Using Tests for What?!


In the talk I will explain the pains and problems of form validation Then I will explain the mental model of unit tests, and compare it to how we think about form validations.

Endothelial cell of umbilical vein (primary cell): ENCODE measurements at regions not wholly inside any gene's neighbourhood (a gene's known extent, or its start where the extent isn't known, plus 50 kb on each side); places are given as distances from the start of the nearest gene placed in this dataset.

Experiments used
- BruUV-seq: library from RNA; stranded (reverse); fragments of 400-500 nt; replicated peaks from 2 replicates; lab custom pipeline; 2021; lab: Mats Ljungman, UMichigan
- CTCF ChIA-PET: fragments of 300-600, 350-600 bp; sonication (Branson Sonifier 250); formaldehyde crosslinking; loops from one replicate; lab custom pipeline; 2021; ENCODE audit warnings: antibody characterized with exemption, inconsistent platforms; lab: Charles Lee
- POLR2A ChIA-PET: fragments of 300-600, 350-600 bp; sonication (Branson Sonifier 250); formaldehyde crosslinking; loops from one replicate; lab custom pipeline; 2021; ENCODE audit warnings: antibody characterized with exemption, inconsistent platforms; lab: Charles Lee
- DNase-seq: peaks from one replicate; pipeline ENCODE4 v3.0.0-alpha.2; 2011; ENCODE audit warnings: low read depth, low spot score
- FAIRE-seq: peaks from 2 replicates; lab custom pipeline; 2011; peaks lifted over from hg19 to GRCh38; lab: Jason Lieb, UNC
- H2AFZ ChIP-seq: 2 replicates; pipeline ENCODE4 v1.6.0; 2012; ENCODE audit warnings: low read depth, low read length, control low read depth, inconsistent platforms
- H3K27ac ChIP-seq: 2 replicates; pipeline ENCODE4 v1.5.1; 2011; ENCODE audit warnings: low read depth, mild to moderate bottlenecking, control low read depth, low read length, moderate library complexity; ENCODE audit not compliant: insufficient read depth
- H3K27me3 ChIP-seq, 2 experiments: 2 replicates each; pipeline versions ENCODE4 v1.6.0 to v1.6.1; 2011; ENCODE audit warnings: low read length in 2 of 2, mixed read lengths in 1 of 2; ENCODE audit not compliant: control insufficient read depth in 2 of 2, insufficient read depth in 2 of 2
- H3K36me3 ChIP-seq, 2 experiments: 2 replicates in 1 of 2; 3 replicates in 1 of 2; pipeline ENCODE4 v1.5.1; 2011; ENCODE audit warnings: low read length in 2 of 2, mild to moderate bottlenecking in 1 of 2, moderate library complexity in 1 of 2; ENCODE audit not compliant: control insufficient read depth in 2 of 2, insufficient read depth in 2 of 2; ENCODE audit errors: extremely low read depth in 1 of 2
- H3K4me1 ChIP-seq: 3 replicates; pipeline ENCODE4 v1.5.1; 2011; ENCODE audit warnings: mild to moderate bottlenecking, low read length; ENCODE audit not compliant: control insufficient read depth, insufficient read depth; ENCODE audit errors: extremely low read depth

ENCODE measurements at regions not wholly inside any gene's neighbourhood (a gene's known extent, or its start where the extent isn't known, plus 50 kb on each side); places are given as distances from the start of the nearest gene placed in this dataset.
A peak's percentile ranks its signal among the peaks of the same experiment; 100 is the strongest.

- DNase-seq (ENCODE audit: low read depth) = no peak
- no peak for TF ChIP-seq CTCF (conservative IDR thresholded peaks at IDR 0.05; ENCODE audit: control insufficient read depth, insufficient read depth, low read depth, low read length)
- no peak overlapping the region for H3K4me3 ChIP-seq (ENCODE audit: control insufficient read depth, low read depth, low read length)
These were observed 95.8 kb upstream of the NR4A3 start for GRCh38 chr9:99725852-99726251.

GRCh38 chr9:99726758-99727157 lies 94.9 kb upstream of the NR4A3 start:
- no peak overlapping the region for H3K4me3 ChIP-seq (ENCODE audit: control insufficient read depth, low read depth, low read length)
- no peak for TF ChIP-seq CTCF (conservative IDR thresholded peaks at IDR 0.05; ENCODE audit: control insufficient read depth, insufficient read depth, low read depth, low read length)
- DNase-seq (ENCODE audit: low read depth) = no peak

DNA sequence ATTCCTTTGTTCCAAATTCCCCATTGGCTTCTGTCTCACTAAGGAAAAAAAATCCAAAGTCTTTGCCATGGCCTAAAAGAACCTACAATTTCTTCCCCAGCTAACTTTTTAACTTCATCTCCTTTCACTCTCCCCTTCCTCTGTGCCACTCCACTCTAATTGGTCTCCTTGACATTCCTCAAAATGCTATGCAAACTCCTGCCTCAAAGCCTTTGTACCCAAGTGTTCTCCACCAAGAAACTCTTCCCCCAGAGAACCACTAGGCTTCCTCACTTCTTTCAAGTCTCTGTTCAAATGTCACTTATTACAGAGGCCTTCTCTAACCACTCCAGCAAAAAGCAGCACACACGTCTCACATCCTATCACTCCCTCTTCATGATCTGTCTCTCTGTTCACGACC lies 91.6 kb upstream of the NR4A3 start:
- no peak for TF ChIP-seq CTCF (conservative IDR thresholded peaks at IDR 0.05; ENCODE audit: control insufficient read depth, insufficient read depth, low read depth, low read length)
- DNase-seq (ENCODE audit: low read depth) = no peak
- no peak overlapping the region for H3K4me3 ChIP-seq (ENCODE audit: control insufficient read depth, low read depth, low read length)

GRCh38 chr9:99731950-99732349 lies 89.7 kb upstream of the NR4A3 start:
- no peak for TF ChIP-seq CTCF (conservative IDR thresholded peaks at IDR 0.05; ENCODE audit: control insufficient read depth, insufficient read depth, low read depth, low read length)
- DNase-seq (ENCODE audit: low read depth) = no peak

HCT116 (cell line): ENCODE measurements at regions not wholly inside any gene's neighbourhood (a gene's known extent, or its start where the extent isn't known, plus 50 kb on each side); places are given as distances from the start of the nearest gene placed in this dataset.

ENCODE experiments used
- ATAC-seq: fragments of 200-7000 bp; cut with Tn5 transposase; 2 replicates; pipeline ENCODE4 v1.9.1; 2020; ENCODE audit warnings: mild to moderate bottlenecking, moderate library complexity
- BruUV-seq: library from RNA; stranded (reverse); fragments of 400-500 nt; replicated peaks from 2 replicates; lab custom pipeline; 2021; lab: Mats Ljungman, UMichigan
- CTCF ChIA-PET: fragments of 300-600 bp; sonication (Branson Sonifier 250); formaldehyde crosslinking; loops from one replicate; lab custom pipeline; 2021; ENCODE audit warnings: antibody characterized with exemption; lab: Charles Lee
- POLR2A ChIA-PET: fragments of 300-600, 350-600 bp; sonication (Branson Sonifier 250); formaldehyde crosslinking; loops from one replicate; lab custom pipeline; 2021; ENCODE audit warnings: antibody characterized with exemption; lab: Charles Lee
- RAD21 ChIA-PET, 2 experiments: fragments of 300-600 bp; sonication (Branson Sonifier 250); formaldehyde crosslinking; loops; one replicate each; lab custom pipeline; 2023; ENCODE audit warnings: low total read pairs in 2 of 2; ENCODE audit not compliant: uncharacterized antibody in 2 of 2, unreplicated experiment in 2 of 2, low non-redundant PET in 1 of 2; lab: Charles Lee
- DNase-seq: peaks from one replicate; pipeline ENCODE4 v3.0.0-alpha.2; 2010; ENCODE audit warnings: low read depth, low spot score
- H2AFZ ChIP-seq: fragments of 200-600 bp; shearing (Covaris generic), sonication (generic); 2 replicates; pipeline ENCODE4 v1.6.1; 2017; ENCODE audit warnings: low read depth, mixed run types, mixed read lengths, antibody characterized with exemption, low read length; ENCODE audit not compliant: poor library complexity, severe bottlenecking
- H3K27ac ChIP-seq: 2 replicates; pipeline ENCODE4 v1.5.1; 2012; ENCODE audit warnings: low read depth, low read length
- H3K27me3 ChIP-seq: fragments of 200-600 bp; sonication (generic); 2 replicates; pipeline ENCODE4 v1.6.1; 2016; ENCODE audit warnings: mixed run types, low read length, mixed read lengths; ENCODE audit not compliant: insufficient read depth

I will introduce vest with a bit of live coding showing its unit testing syntax.